The dysregulation of cell death processes is highly relevant to tumorigenesis, as well as to the pathogenesis of a number of other diseases, such as degenerative, cardiovascular and autoimmune diseases. The association between cell death and cancer is complex. The complexity is attributed to several factors: On the one hand, there is more than one type of cell death endogenously engaged in cancer. On the other hand, some types of cell death have dual and even opposing effects on tumorigenesis. Firstly, apoptosis is involved in cancer. Cancerous cells can evade apoptosis by downregulating or blocking apoptosis signaling (67). Unexpectedly, apoptosis can also drive tumor formation by promoting cell proliferation as a compensation for cell loss (68). Secondly, necrosis is commonly observed in tumors due to hypoxic microenvironments (67). Thirdly, cancerous cells with defects in apoptosis tend to utilize autophagy as a pro-survival mechanism. Paradoxically, impeded autophagy is also associated with tumorigenesis (69). Fourthly, entosis represents tumor suppressive activity in pancreatic cancer, whereas it promotes tumor progression in most other situations (70,71). Although the other cell death types are much less endogenously involved in cancer development, they are mostly utilized as anti-cancer defense strategies of the body and defects in their signaling plays an important role in drug resistance and clinical failures.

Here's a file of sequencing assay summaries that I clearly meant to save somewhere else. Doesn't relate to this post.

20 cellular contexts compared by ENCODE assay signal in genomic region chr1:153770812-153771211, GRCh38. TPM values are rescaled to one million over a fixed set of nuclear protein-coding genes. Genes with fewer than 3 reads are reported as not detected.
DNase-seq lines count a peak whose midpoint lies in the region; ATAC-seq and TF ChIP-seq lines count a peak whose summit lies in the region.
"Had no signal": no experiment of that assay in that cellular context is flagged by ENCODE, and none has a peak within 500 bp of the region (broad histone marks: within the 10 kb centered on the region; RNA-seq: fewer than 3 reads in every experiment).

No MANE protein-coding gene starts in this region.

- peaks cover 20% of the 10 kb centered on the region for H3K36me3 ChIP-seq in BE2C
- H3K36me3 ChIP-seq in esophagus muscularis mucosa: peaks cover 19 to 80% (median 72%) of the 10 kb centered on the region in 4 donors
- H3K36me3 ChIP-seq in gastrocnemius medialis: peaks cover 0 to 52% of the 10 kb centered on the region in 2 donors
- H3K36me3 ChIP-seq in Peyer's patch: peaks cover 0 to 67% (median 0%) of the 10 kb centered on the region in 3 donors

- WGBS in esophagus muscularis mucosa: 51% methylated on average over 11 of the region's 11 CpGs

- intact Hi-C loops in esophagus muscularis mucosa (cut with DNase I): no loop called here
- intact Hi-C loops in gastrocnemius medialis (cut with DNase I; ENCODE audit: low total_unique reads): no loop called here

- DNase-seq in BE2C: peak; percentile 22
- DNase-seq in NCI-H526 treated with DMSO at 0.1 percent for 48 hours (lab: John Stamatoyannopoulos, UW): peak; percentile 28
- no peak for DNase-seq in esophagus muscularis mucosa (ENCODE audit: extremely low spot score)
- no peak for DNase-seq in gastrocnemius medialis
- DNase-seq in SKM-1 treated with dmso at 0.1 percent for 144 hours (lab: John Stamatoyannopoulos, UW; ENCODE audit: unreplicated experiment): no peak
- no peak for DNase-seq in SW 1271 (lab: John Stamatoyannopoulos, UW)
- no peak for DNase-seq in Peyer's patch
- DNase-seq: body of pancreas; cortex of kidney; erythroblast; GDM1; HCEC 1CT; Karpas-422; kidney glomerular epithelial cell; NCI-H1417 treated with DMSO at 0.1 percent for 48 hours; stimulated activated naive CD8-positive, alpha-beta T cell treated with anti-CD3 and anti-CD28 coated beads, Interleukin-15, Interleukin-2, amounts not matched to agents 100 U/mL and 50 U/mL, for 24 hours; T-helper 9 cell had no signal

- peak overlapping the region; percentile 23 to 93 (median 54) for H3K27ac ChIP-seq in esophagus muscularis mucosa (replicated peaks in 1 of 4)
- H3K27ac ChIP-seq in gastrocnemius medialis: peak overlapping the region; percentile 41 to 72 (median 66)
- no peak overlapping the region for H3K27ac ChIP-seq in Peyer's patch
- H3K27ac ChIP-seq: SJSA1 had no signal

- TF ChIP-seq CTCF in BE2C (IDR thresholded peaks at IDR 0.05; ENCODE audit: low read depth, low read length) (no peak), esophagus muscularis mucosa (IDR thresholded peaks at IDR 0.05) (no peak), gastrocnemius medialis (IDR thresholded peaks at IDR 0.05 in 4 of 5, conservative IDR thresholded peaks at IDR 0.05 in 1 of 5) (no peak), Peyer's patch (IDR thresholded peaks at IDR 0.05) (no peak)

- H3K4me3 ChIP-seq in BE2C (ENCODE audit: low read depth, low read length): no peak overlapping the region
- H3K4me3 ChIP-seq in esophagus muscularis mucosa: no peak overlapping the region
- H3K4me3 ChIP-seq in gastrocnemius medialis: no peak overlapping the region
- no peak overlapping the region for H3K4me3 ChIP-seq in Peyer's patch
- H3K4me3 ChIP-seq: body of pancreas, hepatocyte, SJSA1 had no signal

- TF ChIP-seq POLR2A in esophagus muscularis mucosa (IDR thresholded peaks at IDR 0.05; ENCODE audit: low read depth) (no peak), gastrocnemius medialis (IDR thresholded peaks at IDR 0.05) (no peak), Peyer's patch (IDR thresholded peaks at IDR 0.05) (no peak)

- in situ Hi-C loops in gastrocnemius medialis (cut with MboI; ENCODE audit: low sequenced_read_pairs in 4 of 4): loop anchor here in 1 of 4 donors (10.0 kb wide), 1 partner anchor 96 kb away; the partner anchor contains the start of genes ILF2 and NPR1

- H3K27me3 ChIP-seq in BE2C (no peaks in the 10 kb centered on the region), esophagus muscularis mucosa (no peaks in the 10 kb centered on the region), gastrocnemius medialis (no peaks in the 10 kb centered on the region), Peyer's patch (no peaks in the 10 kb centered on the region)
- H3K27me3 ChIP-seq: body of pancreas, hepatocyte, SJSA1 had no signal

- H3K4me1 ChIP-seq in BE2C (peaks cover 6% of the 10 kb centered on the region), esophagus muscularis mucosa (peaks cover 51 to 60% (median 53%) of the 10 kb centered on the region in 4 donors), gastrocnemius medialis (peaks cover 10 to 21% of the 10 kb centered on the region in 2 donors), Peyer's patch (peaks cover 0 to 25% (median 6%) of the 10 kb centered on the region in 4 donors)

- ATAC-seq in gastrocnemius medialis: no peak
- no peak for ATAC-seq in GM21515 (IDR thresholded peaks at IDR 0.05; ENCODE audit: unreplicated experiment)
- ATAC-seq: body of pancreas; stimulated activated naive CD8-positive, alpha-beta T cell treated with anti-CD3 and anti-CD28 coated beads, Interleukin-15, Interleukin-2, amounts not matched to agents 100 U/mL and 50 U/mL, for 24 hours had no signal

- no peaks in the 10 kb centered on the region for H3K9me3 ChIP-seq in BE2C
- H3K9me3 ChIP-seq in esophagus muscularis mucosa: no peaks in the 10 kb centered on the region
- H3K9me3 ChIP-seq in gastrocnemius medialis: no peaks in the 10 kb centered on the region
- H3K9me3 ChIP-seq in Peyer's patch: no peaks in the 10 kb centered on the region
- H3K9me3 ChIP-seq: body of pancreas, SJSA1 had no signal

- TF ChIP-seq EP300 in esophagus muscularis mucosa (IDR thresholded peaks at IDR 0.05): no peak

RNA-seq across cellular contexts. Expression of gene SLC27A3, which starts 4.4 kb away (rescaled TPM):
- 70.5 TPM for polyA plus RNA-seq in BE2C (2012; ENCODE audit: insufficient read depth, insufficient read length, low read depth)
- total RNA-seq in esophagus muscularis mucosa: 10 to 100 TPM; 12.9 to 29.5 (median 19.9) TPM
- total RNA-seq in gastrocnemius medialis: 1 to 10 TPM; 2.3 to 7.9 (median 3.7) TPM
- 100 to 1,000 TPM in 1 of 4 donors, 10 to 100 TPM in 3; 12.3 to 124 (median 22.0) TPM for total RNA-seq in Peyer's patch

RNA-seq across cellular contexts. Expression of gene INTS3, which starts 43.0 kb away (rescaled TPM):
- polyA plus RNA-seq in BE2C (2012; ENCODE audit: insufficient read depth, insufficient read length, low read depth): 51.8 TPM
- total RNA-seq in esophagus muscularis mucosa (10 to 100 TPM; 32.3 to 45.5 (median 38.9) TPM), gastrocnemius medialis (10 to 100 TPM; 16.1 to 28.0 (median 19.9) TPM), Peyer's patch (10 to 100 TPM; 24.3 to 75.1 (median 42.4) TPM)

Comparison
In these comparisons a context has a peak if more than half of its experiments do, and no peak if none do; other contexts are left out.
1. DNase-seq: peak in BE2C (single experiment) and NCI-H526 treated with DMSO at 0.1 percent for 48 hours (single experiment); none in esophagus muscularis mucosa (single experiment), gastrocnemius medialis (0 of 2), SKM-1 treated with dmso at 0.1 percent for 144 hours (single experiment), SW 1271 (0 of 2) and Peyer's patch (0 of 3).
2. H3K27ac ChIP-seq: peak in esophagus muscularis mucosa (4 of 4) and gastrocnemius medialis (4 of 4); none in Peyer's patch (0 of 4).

As for neurodegenerative diseases, the initial phase of cell death in ischemia represents necrotic cell death, while delayed cell death is apoptotic in nature due to the fact that the ischemic core tends to be necrotic and the penumbra region apoptotic (72). Autophagic cell death and parthanatos are linked to ischemia (11,73). In Parkinson's disease, apoptosis contributes to the loss of nigral neurons due to the fact that almost every Lewy body-containing neuron (as a pathological feature of Parkinson's disease) is positive for pro-apoptotic modulator staining (74). Another study demonstrated that necrostatin-1, an inhibitor of necroptosis, ameliorated neuronal loss in a model of Parkinson's disease (75), indicating that necroptosis may also play a role in Parkinson's disease. There is also evidence suggesting the role of apoptosis in Huntington's disease. However, its role in Alzheimer's disease remains under debate (76).